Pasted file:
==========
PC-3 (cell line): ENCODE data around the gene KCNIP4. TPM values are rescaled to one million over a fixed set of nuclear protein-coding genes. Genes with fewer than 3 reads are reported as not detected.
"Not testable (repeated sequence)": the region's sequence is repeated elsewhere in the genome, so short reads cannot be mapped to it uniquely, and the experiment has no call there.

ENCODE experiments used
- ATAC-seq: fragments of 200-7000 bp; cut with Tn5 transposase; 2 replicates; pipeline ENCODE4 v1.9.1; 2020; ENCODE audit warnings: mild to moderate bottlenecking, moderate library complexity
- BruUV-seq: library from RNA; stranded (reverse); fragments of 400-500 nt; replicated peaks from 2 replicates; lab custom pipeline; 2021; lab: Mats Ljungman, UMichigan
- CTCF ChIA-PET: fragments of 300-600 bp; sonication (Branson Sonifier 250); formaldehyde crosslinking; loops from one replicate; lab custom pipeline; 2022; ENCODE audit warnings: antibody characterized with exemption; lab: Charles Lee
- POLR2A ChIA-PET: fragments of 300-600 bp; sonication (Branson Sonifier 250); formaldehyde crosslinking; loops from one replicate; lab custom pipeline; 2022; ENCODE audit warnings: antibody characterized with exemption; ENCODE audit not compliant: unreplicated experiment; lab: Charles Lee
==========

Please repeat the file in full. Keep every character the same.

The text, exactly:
PC-3 (cell line): ENCODE data around the gene KCNIP4. TPM values are rescaled to one million over a fixed set of nuclear protein-coding genes. Genes with fewer than 3 reads are reported as not detected.
"Not testable (repeated sequence)": the region's sequence is repeated elsewhere in the genome, so short reads cannot be mapped to it uniquely, and the experiment has no call there.

ENCODE experiments used
- ATAC-seq: fragments of 200-7000 bp; cut with Tn5 transposase; 2 replicates; pipeline ENCODE4 v1.9.1; 2020; ENCODE audit warnings: mild to moderate bottlenecking, moderate library complexity
- BruUV-seq: library from RNA; stranded (reverse); fragments of 400-500 nt; replicated peaks from 2 replicates; lab custom pipeline; 2021; lab: Mats Ljungman, UMichigan
- CTCF ChIA-PET: fragments of 300-600 bp; sonication (Branson Sonifier 250); formaldehyde crosslinking; loops from one replicate; lab custom pipeline; 2022; ENCODE audit warnings: antibody characterized with exemption; lab: Charles Lee
- POLR2A ChIA-PET: fragments of 300-600 bp; sonication (Branson Sonifier 250); formaldehyde crosslinking; loops from one replicate; lab custom pipeline; 2022; ENCODE audit warnings: antibody characterized with exemption; ENCODE audit not compliant: unreplicated experiment; lab: Charles Lee